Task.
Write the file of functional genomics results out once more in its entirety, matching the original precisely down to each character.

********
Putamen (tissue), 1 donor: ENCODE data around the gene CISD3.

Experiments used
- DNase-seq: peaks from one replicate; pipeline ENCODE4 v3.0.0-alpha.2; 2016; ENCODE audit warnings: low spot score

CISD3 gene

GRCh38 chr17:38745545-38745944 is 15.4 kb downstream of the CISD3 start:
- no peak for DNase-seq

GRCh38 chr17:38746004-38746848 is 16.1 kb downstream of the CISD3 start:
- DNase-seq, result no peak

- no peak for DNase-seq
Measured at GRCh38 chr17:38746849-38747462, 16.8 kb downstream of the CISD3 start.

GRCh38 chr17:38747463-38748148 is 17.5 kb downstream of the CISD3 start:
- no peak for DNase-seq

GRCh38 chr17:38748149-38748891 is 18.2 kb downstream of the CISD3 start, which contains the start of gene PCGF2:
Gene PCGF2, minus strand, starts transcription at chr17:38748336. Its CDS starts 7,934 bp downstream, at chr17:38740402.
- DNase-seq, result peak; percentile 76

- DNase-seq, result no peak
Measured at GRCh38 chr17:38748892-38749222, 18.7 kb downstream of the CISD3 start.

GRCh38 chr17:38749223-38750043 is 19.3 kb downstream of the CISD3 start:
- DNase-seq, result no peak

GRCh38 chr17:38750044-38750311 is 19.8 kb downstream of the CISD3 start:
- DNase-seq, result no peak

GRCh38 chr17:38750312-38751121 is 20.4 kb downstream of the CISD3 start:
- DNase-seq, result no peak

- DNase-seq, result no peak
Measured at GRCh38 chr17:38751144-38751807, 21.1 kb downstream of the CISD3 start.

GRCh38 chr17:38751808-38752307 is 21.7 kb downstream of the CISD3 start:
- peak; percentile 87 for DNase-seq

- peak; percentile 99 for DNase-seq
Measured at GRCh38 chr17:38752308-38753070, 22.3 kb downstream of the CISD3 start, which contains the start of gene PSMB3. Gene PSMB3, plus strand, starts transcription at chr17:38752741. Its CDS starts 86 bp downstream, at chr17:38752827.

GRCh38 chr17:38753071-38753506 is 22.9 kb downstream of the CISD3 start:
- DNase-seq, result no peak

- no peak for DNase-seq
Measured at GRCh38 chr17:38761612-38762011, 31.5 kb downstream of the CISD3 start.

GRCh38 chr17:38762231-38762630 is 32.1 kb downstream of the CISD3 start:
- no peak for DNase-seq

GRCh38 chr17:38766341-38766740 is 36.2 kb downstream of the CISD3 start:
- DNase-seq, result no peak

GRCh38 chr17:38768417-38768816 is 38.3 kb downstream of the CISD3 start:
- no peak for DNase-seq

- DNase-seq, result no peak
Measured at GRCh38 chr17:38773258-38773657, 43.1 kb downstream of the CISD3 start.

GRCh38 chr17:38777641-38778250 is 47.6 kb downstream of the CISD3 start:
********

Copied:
Putamen (tissue), 1 donor: ENCODE data around the gene CISD3.

Experiments used
- DNase-seq: peaks from one replicate; pipeline ENCODE4 v3.0.0-alpha.2; 2016; ENCODE audit warnings: low spot score

CISD3 gene

GRCh38 chr17:38745545-38745944 is 15.4 kb downstream of the CISD3 start:
- no peak for DNase-seq

GRCh38 chr17:38746004-38746848 is 16.1 kb downstream of the CISD3 start:
- DNase-seq, result no peak

- no peak for DNase-seq
Measured at GRCh38 chr17:38746849-38747462, 16.8 kb downstream of the CISD3 start.

GRCh38 chr17:38747463-38748148 is 17.5 kb downstream of the CISD3 start:
- no peak for DNase-seq

GRCh38 chr17:38748149-38748891 is 18.2 kb downstream of the CISD3 start, which contains the start of gene PCGF2:
Gene PCGF2, minus strand, starts transcription at chr17:38748336. Its CDS starts 7,934 bp downstream, at chr17:38740402.
- DNase-seq, result peak; percentile 76

- DNase-seq, result no peak
Measured at GRCh38 chr17:38748892-38749222, 18.7 kb downstream of the CISD3 start.

GRCh38 chr17:38749223-38750043 is 19.3 kb downstream of the CISD3 start:
- DNase-seq, result no peak

GRCh38 chr17:38750044-38750311 is 19.8 kb downstream of the CISD3 start:
- DNase-seq, result no peak

GRCh38 chr17:38750312-38751121 is 20.4 kb downstream of the CISD3 start:
- DNase-seq, result no peak

- DNase-seq, result no peak
Measured at GRCh38 chr17:38751144-38751807, 21.1 kb downstream of the CISD3 start.

GRCh38 chr17:38751808-38752307 is 21.7 kb downstream of the CISD3 start:
- peak; percentile 87 for DNase-seq

- peak; percentile 99 for DNase-seq
Measured at GRCh38 chr17:38752308-38753070, 22.3 kb downstream of the CISD3 start, which contains the start of gene PSMB3. Gene PSMB3, plus strand, starts transcription at chr17:38752741. Its CDS starts 86 bp downstream, at chr17:38752827.

GRCh38 chr17:38753071-38753506 is 22.9 kb downstream of the CISD3 start:
- DNase-seq, result no peak

- no peak for DNase-seq
Measured at GRCh38 chr17:38761612-38762011, 31.5 kb downstream of the CISD3 start.

GRCh38 chr17:38762231-38762630 is 32.1 kb downstream of the CISD3 start:
- no peak for DNase-seq

GRCh38 chr17:38766341-38766740 is 36.2 kb downstream of the CISD3 start:
- DNase-seq, result no peak

GRCh38 chr17:38768417-38768816 is 38.3 kb downstream of the CISD3 start:
- no peak for DNase-seq

- DNase-seq, result no peak
Measured at GRCh38 chr17:38773258-38773657, 43.1 kb downstream of the CISD3 start.

GRCh38 chr17:38777641-38778250 is 47.6 kb downstream of the CISD3 start: